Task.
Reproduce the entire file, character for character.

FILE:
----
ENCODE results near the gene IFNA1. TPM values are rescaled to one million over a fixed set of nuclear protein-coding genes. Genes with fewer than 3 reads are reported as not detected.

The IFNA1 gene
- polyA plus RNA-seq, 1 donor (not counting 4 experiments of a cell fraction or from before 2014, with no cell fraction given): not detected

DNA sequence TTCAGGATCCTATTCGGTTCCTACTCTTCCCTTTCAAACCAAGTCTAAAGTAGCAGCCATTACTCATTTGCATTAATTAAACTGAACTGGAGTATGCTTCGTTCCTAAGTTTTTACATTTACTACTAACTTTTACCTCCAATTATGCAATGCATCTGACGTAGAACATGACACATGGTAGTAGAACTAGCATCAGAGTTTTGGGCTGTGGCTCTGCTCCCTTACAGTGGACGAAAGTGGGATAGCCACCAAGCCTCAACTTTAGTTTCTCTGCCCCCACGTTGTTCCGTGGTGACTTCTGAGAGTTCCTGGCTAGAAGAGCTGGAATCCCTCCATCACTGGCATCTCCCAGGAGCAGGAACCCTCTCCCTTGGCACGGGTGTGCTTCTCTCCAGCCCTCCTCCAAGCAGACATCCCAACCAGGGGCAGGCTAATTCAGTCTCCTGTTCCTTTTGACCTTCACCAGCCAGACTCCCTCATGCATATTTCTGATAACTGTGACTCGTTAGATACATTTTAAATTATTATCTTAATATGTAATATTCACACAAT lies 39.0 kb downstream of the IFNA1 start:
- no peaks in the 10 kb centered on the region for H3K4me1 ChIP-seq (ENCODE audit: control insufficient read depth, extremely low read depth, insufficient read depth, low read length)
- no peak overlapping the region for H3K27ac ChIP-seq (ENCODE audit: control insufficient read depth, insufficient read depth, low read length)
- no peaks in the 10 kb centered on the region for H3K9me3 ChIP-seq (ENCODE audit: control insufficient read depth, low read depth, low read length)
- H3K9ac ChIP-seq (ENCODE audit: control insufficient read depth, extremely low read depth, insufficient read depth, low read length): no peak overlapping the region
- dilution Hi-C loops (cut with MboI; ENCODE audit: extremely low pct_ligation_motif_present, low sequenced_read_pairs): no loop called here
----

ENCODE results near the gene IFNA1. TPM values are rescaled to one million over a fixed set of nuclear protein-coding genes. Genes with fewer than 3 reads are reported as not detected.

The IFNA1 gene
- polyA plus RNA-seq, 1 donor (not counting 4 experiments of a cell fraction or from before 2014, with no cell fraction given): not detected

DNA sequence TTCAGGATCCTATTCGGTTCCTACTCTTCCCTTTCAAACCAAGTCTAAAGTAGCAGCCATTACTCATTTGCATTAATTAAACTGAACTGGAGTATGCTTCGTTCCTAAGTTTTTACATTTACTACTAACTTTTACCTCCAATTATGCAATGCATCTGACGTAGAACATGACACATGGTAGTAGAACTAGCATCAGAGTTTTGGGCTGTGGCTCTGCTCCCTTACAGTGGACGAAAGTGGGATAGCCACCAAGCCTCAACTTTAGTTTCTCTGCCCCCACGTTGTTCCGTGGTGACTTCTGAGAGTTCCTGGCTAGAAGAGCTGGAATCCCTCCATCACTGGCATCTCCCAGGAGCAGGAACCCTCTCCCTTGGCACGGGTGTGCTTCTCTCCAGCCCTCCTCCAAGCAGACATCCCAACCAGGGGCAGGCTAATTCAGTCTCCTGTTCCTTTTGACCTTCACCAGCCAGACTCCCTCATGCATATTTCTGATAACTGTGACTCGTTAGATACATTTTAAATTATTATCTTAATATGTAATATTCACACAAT lies 39.0 kb downstream of the IFNA1 start:
- no peaks in the 10 kb centered on the region for H3K4me1 ChIP-seq (ENCODE audit: control insufficient read depth, extremely low read depth, insufficient read depth, low read length)
- no peak overlapping the region for H3K27ac ChIP-seq (ENCODE audit: control insufficient read depth, insufficient read depth, low read length)
- no peaks in the 10 kb centered on the region for H3K9me3 ChIP-seq (ENCODE audit: control insufficient read depth, low read depth, low read length)
- H3K9ac ChIP-seq (ENCODE audit: control insufficient read depth, extremely low read depth, insufficient read depth, low read length): no peak overlapping the region
- dilution Hi-C loops (cut with MboI; ENCODE audit: extremely low pct_ligation_motif_present, low sequenced_read_pairs): no loop called here